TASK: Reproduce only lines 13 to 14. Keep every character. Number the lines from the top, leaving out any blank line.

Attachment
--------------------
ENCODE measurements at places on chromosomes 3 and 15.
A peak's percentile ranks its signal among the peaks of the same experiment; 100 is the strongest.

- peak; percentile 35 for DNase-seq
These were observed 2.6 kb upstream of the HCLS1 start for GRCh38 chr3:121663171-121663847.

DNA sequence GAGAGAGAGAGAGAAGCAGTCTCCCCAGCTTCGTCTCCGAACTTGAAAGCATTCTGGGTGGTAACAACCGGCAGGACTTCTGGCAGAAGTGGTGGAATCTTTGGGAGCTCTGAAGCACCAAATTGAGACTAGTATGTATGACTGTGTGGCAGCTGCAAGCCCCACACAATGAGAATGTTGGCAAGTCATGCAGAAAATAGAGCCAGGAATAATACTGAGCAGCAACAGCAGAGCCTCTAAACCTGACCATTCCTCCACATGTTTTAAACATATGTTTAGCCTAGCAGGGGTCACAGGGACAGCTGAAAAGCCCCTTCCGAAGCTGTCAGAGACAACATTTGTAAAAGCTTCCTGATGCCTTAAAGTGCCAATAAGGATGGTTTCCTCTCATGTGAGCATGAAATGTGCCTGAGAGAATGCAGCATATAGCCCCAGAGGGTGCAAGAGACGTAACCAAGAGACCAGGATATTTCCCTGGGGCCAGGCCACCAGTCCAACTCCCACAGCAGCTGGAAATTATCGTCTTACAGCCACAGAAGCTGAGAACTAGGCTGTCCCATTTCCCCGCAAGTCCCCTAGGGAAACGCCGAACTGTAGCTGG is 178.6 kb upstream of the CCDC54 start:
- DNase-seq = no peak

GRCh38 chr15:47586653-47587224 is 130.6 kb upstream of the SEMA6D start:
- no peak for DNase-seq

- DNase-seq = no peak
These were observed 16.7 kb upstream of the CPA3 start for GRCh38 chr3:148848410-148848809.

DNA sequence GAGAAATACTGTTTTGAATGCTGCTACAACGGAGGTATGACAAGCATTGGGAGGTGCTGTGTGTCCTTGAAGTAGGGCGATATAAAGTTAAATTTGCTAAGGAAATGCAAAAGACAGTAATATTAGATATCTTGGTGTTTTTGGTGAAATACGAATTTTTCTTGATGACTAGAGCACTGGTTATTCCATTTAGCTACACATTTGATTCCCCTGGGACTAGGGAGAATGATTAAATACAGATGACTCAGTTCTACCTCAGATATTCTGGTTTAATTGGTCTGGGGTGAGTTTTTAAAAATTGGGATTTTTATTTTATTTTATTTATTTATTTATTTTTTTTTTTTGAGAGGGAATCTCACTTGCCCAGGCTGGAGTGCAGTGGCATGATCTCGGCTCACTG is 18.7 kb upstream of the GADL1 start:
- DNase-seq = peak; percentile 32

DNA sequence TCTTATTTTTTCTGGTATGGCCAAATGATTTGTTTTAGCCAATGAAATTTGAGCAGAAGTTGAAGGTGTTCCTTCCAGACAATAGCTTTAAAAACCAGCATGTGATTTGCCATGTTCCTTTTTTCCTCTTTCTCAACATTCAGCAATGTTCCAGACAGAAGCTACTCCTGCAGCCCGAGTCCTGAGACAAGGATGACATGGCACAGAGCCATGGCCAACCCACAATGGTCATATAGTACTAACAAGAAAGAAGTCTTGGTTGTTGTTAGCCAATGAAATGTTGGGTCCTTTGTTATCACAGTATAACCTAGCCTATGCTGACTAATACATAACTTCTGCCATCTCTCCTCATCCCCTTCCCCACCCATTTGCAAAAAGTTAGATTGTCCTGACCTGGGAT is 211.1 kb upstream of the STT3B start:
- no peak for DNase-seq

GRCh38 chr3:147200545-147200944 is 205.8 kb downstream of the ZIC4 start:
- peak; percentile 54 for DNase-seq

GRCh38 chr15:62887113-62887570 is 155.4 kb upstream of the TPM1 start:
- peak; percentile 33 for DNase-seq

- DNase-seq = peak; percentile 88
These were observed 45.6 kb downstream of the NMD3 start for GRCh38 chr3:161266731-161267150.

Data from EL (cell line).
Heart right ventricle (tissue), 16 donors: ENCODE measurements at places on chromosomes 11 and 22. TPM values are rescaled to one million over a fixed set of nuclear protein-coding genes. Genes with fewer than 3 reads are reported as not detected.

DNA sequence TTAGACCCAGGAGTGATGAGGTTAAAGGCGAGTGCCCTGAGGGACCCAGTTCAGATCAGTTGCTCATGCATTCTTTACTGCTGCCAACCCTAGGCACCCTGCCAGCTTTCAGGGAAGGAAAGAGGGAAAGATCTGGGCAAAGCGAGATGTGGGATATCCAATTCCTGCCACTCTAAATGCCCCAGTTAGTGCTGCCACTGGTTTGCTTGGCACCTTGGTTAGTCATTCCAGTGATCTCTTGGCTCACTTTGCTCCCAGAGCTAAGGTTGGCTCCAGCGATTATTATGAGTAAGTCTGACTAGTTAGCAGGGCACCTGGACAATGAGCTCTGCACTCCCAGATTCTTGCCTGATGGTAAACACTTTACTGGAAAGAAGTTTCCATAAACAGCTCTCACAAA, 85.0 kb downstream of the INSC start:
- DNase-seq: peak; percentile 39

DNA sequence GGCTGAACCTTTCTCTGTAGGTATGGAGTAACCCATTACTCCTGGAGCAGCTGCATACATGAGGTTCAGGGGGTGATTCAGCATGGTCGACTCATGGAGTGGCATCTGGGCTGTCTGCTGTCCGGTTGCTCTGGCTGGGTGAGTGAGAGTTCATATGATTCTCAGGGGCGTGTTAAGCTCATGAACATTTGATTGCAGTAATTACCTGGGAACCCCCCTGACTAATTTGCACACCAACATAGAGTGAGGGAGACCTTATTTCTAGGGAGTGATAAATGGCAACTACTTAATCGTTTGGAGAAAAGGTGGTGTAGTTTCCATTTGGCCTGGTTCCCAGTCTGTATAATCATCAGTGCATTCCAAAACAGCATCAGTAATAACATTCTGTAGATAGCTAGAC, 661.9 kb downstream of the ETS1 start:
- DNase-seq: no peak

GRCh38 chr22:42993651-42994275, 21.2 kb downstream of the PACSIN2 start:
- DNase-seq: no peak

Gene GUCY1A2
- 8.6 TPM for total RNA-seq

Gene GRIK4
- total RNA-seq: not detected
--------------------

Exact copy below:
DNA sequence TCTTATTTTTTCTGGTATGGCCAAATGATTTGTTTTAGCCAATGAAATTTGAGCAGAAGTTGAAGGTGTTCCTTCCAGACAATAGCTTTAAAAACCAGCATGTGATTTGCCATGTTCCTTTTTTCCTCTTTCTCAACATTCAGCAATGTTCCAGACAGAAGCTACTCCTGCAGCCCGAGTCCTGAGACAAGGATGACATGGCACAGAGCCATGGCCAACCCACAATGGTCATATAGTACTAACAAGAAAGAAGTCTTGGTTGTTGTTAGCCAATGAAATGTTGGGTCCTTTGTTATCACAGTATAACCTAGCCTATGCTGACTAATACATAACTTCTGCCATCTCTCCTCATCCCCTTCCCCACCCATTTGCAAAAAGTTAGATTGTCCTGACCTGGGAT is 211.1 kb upstream of the STT3B start:
- no peak for DNase-seq